Notable Women in Computing Decks in Gaza and the West Bank (+Another project)
Last week, Katy Dickinson and I took this Kickstarter to Gaza and the West Bank for a week of workshops and inspiring technical women in the Middle East (Katy's Twitter and my Instagram cover the trip in detail). Katy used the decks to showcase world-class mentors and we both used this project to teach crowd-funding.
The decks got a rave reception:
Sometimes it can seem like crowdfunding projects are ephemeral. The money goes in, the product comes out, and then after a month or two after all the orders are fulfilled all the energy dies down. It is over. But so far, this one kept going. It kept going through the website, where people from Qatar to San Francisco are buying decks every month. It kept going with everyone who gets a deck and loves it enough to tweet about it. And it kept going in the projects it inspires.
Last Monday, Katy and I taught a workshop at the start-up hub Gaza Sky Geeks on how to crowd fund a project idea. Sitting in that presentation were 2 college students from Gaza: Heba and Basel. Both are involved in start-ups supported by Gaza Sky Geeks. Together, they had started and nurtured Gaza's first ever Debate Club in circumstances that are beyond scary. Because of their Debate Club, they were both invited to the U.S. for events in the spring and summer, and came to the presentation looking for ideas on how to raise the money they need to travel from Gaza to Stanford University and Pennsylvania.
At our goodbye dinner, the 3 of us cleared plates of hummus and honeyed deserts, pulled out Heba's battered laptop, put it on the rutched-up white restaurant table-cloth, and got to work. Using what I had learned from the Notable Women in Computing Cards Kickstarter, we designed an attractive and achievable perk list and honed an update plan. We talked about how to be transparent and thankful, and the importance of constant communication.
We left Gaza Wednesday morning. By the end of Thursday, Katy and I had given that crowd funding presentation to two groups in Gaza, a group of women entrepreneurs in Ramallah and a mixed-gender university in Hebron. We reached about 250 people in 4 days.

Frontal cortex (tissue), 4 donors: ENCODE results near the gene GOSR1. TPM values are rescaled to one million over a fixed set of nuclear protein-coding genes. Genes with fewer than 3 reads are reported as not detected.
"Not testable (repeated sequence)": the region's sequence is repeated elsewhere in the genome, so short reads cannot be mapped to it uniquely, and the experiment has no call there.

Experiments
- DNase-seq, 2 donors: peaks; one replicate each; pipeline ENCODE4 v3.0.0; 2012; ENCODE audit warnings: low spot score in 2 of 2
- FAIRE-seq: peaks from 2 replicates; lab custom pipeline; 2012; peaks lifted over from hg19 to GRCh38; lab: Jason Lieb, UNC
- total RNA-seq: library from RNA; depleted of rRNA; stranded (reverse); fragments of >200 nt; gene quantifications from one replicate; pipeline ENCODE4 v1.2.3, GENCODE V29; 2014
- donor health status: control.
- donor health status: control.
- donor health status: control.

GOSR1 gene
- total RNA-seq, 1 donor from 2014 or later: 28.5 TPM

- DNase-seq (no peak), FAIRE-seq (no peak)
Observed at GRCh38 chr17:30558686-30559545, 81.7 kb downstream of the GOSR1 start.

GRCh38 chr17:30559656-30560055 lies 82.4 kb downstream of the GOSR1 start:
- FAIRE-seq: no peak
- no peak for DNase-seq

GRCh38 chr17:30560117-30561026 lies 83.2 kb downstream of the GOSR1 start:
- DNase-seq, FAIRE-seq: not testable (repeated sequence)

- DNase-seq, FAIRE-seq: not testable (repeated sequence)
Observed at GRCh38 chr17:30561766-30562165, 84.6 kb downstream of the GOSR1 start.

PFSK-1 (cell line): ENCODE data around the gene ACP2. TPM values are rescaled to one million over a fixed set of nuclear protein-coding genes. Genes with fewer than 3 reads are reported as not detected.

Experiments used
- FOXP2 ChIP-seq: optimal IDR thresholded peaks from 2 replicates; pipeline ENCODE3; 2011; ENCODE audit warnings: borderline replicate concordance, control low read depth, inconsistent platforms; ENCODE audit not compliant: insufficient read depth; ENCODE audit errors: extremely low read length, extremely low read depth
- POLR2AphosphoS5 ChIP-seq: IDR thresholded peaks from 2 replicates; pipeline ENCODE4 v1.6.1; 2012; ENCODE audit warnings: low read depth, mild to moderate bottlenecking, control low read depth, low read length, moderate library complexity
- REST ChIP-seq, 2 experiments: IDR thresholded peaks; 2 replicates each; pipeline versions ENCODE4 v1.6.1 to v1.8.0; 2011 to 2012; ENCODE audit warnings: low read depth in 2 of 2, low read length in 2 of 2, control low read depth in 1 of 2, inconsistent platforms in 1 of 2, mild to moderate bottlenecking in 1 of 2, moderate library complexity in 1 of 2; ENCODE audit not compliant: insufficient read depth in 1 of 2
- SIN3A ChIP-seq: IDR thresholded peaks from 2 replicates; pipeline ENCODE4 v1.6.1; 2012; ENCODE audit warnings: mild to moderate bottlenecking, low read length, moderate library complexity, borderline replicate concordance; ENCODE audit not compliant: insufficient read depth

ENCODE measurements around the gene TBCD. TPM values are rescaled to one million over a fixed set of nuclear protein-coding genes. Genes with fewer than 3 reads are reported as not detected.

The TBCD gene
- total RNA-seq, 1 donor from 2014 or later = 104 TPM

Early Friday morning, I went through 3 hours of security at Ben Gurion airport and flew back to the Bay Area. By the time I landed at SFO, turned off airplane mode and popped open Facebook on my phone, Basel and Heba had launched their own crowd funding campaign. They had raised almost $1000, using the best practices we learned from running this Kickstarter. I could not stop smiling.
In reading the story above, you might have felt strong things about politics in the Middle East. Like Katy and I, you might have friends for whom the pain and danger there is a lived reality. All I know for certain about that region is that friends my Mom and I met in Jerusalem and Gaza were geeks. They are nerds who love computers and the internet and science fiction and superheroes and were excited by the hard, worthy work of telling the true history of women in technology.
We geeks are a strange community, with our attachments to our tricked-out devices and our lack of easy eye-contact, our few-but-firm-friendships and our passionately memorized lists. But I know that we are stronger when we stick together and offer other women a place at our nerdy table. It is a place women in technology have earned from the beginning. I also know bringing healthy debate and strong geekiness has a lot of potential to help the communities of the friends we visited.
It might well be that the deck of cards you bought from this Kickstarter is sitting on your game shelf next to Settlers and Carcassonne. The poster might still be in the tube as you try to find a 24x36 frame. But you should know that because you backed this project, half-way around the world, 2 geeky college students whose daily lives are harder than most of us have or will ever live are now 22% of their way to their goal in their first 3 days of seeking crowd funding.
For that and everything else you do for women in technology: thank you. I know I say it in every post, but I mean it in every post. Thank you. Thank you. Thank you. Your support has touched so many lives. Thank you.